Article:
I wandered lonely as a cloud
That floats on high o’er vales and hills,
When all at once I saw a crowd,
A host, of golden daffodils;
Beside the lake, beneath the trees,
Fluttering and dancing in the breeze.
– William Wordsworth
Daffodils have long been considered one of the heralds of spring, and after months of grey skies and rain these first signs of the new season are extremely welcome. Daffodils were first brought to Britain by the Romans who thought that the sap from daffodils had healing powers, so it may be surprising to learn that daffodils were also historically associated with bad luck, especially for poultry. It was said that if a single flower was picked and brought indoors, then only one chick would hatch from a clutch of eggs, and if the flowers really did have to be picked and brought indoors, then they should be at least 13 in number to break the spell.
March has been another busy month featuring St. David’s Day, St. Patrick’s Day, the Spring Equinox and Mothering Sunday, not to mention the arrival of British Summer Time. Just yesterday I saw my first bumblebee of the year as well as a Red Admiral butterfly!
One of my latest projects to be unveiled very soon is The Untidy Garden; a small patch of fenced off land in close proximity to The Clubhouse, which was the ideal place to reintroduce a wildflower meadow. If we are to believe the statistics, 97% of UK wildflower meadows (7.5 million acres) have been lost since the Second World War and the intensification of farming, and now species-rich grassland covers a mere 1% of the UK’s land area. Meadows develop as a result of traditional farming practices; each small farm would have grown a few crops, had permanent pasture for grazing, and meadows for hay that were cut and stored to feed the livestock over winter. Management followed an annual cycle of growing in spring and summer, cutting in late summer and grazing in winter. But the turning point came during the Second World War when six million acres of grassland were ploughed to grow cereals, starting the inevitable decline. A meadow remains an important and crucial habitat, with the potential for over 150 different species of flower and grass to support a myriad of insects from bees and beetles to grasshoppers and butterflies, which in turn support many small animals and birds. The Untidy Garden (opposite the tennis courts) is intended to be a wild garden, where plants are cherished and the grass is allowed to grow long. Flowers will provide food in the form of nectar and pollen for bees and butterflies, and long grass and log piles will provide shelter for small mammals, reptiles and invertebrates. Ribwort Plantain, Ox-Eye Daisy and Bird’s-foot-trefoil are just some of the naturally occurring wild flowers in the garden, and with some careful management I look forward to a resurgence of colour and biodiversity over the coming months.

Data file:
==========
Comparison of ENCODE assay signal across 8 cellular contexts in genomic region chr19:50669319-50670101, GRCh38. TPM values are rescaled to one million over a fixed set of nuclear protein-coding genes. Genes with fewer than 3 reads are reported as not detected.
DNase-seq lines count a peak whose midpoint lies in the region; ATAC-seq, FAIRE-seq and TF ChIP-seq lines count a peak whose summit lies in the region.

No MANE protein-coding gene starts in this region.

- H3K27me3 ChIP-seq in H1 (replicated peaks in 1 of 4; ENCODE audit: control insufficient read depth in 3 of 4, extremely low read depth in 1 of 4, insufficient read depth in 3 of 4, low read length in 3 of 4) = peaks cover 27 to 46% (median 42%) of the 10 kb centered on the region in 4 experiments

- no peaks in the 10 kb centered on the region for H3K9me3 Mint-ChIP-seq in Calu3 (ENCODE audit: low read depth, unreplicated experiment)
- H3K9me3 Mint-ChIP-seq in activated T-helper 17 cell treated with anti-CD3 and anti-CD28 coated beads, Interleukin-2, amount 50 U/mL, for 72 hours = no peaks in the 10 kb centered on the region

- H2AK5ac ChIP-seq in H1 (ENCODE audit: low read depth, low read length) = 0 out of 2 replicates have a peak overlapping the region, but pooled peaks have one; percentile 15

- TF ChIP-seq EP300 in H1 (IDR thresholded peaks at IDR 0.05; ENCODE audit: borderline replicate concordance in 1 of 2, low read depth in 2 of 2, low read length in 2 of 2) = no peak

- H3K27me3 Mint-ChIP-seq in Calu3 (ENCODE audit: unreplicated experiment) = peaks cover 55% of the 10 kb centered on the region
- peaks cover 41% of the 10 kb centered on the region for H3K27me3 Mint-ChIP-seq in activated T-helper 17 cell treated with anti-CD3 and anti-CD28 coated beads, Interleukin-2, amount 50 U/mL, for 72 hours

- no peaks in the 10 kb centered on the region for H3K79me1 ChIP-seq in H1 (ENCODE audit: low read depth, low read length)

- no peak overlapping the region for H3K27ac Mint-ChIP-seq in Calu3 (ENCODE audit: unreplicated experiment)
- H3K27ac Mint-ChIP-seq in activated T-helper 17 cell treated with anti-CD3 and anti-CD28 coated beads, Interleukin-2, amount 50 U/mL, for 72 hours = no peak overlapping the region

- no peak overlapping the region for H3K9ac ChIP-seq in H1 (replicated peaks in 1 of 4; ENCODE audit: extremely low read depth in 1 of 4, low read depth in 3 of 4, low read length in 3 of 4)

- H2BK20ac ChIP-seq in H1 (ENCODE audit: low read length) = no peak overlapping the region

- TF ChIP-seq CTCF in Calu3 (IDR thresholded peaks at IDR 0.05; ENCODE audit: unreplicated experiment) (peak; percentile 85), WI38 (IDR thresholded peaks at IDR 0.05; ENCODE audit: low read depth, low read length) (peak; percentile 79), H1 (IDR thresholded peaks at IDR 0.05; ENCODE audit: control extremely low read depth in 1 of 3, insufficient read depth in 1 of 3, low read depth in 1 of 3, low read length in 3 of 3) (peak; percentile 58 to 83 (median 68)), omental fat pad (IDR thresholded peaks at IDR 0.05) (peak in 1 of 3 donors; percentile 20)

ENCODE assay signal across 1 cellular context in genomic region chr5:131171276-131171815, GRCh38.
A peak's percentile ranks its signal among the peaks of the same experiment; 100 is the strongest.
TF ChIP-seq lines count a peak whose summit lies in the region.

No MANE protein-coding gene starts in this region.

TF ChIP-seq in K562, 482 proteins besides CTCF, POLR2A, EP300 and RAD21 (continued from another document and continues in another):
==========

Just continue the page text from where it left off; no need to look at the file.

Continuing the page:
I mentioned in last month’s newsletter that I am preparing a timetable of outdoor activities for the summer months and with this in mind I recently spent the day with bat-related skills trainer, Author and Ecologist Neil Middleton. I have been involved in bat surveys for a number of years now, including assisting with radio-tracking a Whiskered Bat at NTS Threave Garden and Estate; participating in various building surveys for the presence of bats and assisting in checking bat boxes at various locations in Scotland. In Britain all bat species and their roosts are legally protected, therefore you must hold the correct licence if you carry out work affecting bats or their roosts. With the help of Neil’s expert knowledge and advice, I am fine tuning my skills and am really looking forward to presenting Bat walks as part of my summer programme. We are extremely fortunate at Cameron House to have such a variety of suitable habitats for a number of different species of bat, and what better opportunity for you to learn a bit more about this fascinating species too! More information about bats in general and what to do if you find one can be found at http://www.bats.org.uk/ as well as http://batability.co.uk/; I hope to welcome many of you to the guided sessions later on this year.
And finally, another very important date for your diaries – Friday 14th April kicks starts the 2017 Ranger-led events programme with an Easter Eggstravaganza being held at Cameron Club. This is a pre-bookable event; booking is also highly recommended as tickets are selling out fast! The day will start with an Easter Egg Hunt held in our very own Enchanted Wood at 11am; please arrive in good time to park, register and confirm your booking at The Clubhouse. After you’ve hunted high and low amongst the toadstools for little chocolate eggs, it will then be time to meet the Animal Man and participate (or spectate if you prefer) in his mini petting zoo! The zoo will be open for ticket holders from 12pm til 2pm, and at 1pm there will be a Rubber Duck Race held on the River Fruin, adjacent to the petting zoo. Tickets are priced at £10 per head (under 4s go free; spectating adults who are not participating in the events themselves do not need to purchase a ticket) and are available by called the Cameron Leisure Club on 01389 722 505 – book early to avoid disappointment!
Remember – arrive in good time to confirm your booking – the first event will begin at 11am promptly. I look forward to meeting you on the day.